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Original post made
on Jul 29, 2014
Remind me again how 12 to 15 foot setback but zero setback on upper floors made sense?
It provides a covered overhang for pedestrians in bad weather - shade from the sun and shelter from the rain - while still allowing room to walk on the sidewalk. Five foot wide sidewalks do not allow couples to pass each other, or wheelchairs, or strollers. Eight foot sidewalks allow for that if left clear, so that extra space is needed for street trees or street furniture - benches, trash cans, newspaper racks, etc. Thus, the desire for 12 ft sidewalks. If the obstructions were staggered, 10 feet would work, too.
How about just bigger setbacks? Seems way simpler but I guess the developers wouldn't like that and someone would lose the cement contract.
An example of what is possible is the design of the new building at University and Cowper, where the building was pulled back on all four sides to provide more public walkway and plaza areas.
5 feet? Some sidewalks are so overgrown with vegetation that there's only 2 feet of walkable space. Who do I contact to get that fixed?
So what happened to the enforcement of the sidewalks on University Ave. Tables have encroached on the public right of way so there is only a foot or two of walking space. Is the city at least getting rent for the use of this space?
I totally support the wider sidewalks initiative. On El Camino, the setbacks desperately need to be increased to avoid it turning into a tunnel. However, with the existing sidewalks, first thing to improve pedestrian access and comfort is to start handing out tickets for cars parked on the sidewalk. I sometimes see the sidewalk reduced to half due to bad parking.
I see no issue with a building overhanging some of the WIDER sidewalk as long as:
1) the sidewalk is not cluttered with business displays/tables/news racks. It is to be for WALKING.
2) the lowest part of the overhang provides at least 12feet of ground clearance to prevent truck-building damage.
Having a weather sheltered walking area seems like a Plus to me.
12 - 15 feet overhang is pretty substantial and would do some weird things to the architectural choices.
With all the overbuilding around here, blotting out the sun is not a reason to make a code to essentially require overbuilding.
No one is suggesting 12-15 feet of overhang. Too often people have absolutely no idea what the actual issues being considered allow or restrict. And frankly, the tables that stick out slightly on university don't bother me. Its dining outdoors. It's beautiful.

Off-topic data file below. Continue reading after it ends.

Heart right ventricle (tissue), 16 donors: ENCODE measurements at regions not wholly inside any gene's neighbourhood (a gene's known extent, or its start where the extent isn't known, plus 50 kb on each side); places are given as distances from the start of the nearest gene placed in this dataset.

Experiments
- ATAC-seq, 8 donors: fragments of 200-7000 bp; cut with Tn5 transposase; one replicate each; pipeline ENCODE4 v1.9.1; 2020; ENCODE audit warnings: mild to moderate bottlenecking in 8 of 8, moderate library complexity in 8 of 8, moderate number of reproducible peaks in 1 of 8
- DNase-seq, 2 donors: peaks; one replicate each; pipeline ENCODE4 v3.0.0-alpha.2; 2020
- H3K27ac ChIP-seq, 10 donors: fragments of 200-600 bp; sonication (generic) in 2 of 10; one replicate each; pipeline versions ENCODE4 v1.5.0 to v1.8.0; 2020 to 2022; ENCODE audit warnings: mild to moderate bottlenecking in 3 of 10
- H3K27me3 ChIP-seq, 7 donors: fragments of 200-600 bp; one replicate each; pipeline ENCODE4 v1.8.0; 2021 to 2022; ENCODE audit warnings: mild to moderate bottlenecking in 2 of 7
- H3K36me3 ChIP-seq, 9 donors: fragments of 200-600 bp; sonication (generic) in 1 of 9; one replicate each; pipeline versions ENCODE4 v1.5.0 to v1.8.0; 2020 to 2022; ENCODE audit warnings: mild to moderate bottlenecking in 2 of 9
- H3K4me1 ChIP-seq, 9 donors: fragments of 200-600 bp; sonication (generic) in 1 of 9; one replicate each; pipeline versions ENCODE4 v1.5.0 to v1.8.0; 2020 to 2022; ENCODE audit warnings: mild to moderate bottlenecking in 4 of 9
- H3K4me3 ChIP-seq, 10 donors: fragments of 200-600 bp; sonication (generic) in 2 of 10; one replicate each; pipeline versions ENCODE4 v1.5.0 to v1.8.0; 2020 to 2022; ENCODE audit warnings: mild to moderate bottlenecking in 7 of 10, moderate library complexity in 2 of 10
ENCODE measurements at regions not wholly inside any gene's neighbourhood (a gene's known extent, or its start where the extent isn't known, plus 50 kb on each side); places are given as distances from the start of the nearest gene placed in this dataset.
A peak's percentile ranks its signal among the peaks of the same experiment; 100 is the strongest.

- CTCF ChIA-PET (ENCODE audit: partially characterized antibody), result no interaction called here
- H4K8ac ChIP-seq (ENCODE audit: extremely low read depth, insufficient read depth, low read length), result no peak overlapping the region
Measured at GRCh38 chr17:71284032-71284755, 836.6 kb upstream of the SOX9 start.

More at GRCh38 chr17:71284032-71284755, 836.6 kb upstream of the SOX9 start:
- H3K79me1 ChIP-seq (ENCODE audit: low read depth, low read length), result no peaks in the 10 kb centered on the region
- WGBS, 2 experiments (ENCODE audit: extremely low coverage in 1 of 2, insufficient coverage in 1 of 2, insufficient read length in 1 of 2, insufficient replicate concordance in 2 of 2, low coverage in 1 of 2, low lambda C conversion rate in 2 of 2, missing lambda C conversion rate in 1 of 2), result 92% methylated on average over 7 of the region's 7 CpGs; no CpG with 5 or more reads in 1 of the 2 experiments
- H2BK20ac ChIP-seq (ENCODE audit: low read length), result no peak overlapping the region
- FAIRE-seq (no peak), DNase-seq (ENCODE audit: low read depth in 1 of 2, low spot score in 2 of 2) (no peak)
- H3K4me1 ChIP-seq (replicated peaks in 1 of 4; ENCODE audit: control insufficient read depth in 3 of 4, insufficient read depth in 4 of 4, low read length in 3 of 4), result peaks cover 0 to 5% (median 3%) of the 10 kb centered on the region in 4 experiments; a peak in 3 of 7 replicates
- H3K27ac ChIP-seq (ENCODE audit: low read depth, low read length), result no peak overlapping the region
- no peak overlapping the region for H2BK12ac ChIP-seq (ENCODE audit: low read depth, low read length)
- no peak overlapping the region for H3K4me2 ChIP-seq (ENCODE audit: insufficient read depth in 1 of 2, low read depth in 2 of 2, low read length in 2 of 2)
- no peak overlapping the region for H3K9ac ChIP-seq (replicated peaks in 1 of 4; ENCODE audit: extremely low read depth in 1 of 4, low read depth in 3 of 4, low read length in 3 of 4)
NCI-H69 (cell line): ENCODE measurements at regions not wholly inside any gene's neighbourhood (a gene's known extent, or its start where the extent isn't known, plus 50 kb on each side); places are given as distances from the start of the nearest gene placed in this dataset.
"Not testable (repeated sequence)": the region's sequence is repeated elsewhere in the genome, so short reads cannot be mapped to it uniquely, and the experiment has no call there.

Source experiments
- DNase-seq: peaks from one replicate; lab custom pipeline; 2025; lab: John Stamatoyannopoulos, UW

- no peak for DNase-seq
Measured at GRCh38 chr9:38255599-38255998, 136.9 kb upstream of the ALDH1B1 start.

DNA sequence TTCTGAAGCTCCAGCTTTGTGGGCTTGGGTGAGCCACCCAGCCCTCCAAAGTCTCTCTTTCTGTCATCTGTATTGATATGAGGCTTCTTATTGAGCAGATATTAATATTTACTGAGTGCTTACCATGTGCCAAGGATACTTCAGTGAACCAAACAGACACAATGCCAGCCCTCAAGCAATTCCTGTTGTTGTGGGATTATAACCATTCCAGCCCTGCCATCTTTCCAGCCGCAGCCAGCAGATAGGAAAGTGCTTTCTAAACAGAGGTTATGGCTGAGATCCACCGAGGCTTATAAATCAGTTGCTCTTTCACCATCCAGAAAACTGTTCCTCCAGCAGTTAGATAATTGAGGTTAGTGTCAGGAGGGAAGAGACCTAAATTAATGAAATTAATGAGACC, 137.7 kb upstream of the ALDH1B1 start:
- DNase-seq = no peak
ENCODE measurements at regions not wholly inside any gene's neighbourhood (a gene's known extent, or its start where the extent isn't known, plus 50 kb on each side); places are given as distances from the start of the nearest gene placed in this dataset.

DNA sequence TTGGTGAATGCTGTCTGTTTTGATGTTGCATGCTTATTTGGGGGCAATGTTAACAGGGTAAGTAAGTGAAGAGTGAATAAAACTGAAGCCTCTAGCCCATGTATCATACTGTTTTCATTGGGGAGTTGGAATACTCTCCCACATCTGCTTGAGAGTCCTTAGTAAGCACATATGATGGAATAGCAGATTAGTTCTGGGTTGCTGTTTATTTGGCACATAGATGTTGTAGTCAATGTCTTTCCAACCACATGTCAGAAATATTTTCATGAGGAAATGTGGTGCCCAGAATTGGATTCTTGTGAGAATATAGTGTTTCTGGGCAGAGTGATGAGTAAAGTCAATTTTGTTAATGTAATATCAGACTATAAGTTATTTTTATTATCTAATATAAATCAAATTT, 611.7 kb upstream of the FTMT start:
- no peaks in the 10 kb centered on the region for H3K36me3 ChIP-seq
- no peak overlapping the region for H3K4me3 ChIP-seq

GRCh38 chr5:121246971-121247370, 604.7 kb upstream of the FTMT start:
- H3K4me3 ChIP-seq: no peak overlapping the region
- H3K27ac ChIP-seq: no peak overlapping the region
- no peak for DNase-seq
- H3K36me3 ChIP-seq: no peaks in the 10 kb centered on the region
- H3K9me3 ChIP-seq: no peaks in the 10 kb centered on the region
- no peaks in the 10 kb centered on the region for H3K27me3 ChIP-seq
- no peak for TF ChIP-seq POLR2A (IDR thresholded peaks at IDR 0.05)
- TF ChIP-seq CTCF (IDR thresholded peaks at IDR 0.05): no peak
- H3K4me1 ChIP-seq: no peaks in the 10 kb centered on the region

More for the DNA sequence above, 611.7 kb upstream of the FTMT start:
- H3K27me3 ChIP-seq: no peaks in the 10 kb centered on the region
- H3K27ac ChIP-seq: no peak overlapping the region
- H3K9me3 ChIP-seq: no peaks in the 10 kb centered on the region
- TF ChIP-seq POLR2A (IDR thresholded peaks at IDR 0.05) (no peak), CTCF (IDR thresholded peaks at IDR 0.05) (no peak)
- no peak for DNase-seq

No one is walking down El Camino these days. This initiative is a small piece in the plan to make it more pedestrian friendly. And its not a developer preference that the setbacks not be increased, its an owner preference. A local business owner preference. The assumption that some developer will not make as much money and that's why people oppose it is ridiculous. People oppose change. That's it. They oppose change. When was the last time you tried a different toothpaste? What makes anyone think this community is ready to accept a walkable pedestrian friendly El Camino? Nothing really. Stop holding this city's future hostage. The next generation doesn't have a phobia about change.
I was talking about the previous suggested revision: "The ordinance would have required sidewalk widths of 12 to 18 feet, depending on context, and would have allowed upper floors to be placed at zero setback as long as the ground floor provided pedestrians ample space to walk.
Zero setback for any floor is still a looming wall. I'm guessing it was a compromise to make the sidewalk setback palatable.
When did this ordinance requiring people to build up to El Camino in a wall come about anyway, and what is the historical context? It seems like if it hasn't been around for very long, businesses have very little to complain about if we tried it and it's creating an overdevelopment frenzy that is ruining our town. These businesses aren't going to do very well if no one wants to drive through our jammed up urban tunnelways that we create with such ridiculous rules.
So having varied setbacks is now "broken teeth"? I'll have to use that one when I remodel my house...
how long before this thread is closed to all but registered users.
do not support pa online censorship
this is not a game
Wider sidewalks will allow pedestrians to walk farther away from potentially sidewalk-jumping cars. It will also give the city more space to install barriers (trees, planters, walls, etc.) between the street and the sidewalk to help keep cars where they belong. In light of today's "accident", these are very real issues that have to be considered.
Additionally, wider sidewalks also be navigable for people of all abilities, especially as technology advances for transportation and energy. A too built up environment is not only unpleasant and less safe, it will limit our options to be a real city of the future.
At the least, it will spare us the giant lawsuit we face for shutting the disabled out of the prosperity of Silicon Valley in a fake quest for affordable housing (witness the City's pressure to put in Maybell which was majority a market rate development - ironically totally inaccessible to the disabled across from a school for the disabled - while doing next to nothing for BV).
Putting safety first has other benefits.
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